(c) for a maximum of three days, if a party needs time to prepare for the cross-examination of a new witness of the opposing party not previously scheduled to appear in the proceedings;

(d) for a maximum of three days, if a respondent/defendant wishes to change his/her plea;

(e) for a maximum of seven days, if the witness or party in the suit, excluding an imprisoned defendant has to attend another Court provided that the Summons from that Court was issued earlier to the institution of this suit;

(f) for a maximum of seven days, if the parties jointly agree to pursue an out-of-Court settlement in accordance with this Code;

(g) for a maximum of sixty days, if a party is sick or mentally unsound and furnishes a medical certificate;

(h) for a maximum of seven days, if a member of the family of either party is critically ill;

(i) for a maximum of fifty days, if there has been a death in the family of either party;

(j) for a maximum of thirty days, if the participation of a litigant in farm activities during planting or harvesting seasons is necessary;

(k) if a national emergency has arisen directly affecting the parties or other key parties to the suit; or

(l) for any other judicially valid reasons or purposes as may be determined by the Court.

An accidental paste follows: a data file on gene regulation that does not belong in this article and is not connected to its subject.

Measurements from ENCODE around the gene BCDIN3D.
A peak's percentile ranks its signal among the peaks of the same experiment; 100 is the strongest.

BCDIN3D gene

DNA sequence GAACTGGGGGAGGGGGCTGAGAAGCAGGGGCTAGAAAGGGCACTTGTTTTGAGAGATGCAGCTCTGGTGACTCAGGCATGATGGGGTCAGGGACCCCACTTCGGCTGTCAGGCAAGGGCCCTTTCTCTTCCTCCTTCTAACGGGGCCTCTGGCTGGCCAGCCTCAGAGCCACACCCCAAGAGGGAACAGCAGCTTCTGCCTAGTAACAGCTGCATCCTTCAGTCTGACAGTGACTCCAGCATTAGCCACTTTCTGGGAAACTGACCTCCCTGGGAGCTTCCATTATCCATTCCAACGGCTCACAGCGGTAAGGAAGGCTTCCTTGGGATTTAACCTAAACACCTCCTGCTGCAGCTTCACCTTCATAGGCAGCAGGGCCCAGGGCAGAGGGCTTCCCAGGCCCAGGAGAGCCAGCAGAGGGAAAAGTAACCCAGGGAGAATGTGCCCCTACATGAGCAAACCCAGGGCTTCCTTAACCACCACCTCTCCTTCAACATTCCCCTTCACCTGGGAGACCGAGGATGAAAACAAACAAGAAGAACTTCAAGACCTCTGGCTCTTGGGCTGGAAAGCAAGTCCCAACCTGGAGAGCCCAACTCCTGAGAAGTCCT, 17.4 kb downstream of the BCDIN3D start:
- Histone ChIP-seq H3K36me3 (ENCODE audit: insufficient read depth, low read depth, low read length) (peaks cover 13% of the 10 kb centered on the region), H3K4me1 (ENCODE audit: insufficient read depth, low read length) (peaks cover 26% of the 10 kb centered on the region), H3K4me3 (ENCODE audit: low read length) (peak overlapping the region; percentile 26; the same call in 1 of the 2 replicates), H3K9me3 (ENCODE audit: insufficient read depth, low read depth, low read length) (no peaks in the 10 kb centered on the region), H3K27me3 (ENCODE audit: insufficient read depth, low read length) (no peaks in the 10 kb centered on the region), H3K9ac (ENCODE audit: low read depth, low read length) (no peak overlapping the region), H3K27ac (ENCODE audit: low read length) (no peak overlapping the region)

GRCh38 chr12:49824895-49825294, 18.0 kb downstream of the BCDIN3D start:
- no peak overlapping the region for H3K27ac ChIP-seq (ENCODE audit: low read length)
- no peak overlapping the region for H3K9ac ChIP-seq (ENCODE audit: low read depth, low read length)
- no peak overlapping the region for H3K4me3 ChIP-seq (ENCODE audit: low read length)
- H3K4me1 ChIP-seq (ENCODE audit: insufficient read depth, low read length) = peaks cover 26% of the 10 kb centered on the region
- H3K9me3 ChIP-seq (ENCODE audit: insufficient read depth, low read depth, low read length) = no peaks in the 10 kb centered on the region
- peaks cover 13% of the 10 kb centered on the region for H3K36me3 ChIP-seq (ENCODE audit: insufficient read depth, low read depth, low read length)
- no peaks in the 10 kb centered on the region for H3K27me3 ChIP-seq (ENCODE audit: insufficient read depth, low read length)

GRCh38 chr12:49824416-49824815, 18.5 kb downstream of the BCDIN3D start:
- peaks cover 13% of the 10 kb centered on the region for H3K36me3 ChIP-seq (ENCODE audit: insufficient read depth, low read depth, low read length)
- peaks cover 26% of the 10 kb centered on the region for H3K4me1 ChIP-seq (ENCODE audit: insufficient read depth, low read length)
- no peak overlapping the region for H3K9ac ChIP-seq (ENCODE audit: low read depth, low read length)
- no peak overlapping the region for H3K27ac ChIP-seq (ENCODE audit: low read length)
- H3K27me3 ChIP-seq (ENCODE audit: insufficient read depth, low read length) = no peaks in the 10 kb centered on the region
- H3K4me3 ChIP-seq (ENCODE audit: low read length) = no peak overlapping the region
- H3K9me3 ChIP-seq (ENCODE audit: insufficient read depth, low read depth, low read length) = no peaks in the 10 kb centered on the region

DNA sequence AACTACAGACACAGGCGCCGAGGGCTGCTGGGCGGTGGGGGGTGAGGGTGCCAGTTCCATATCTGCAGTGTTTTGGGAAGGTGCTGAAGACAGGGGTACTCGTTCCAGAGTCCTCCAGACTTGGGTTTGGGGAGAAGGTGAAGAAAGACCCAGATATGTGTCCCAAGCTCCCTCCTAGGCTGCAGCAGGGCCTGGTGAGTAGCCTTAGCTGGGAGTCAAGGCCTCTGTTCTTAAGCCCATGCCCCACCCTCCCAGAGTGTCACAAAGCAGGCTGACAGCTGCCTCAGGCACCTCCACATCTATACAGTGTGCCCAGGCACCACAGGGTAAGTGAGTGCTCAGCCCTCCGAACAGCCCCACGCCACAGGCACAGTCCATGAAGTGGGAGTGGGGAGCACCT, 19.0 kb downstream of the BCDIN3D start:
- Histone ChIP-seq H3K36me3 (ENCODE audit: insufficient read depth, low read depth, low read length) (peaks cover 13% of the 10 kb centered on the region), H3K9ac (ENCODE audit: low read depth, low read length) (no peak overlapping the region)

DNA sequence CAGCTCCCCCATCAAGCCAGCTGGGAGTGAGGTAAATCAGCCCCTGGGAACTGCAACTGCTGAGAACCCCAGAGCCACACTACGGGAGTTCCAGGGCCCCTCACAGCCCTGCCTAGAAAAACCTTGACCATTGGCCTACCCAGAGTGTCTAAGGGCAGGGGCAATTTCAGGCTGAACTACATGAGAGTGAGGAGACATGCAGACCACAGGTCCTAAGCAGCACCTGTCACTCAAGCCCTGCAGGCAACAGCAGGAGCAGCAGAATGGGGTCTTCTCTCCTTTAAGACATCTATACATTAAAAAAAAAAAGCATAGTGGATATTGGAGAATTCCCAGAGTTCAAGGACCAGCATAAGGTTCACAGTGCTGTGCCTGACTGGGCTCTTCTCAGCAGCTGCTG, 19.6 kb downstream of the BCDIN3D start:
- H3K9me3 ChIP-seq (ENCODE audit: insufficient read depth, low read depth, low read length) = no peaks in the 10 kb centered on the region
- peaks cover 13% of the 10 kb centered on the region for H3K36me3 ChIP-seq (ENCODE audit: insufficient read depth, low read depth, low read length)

76.2. The Court shall by necessity exercise heightened scrutiny of a request for adjournment or stay of proceedings where the non-requesting party is incarcerated.

76.3. The prescribed time for adjournment shall be so stated at the time of the Court’s order on a motion to adjourn or a motion to stay.

76.4. While granting adjournment at the request of a party, the Court may impose such terms and conditions as it considers just and proper.

Production before Court Regularly

77. Every person in a trial shall be regularly produced before a Court of Justice.

Unauthorised Person

78. Nothing in this Code shall be deemed to authorise any person on behalf of another to address the Court or to examine witnesses, except where authorised by the Court.

Hearing Calendar
79. The Court shall establish a hearing calendar.

Show cause Order

80. The Court may issue a show cause order on the motion of the opposing party.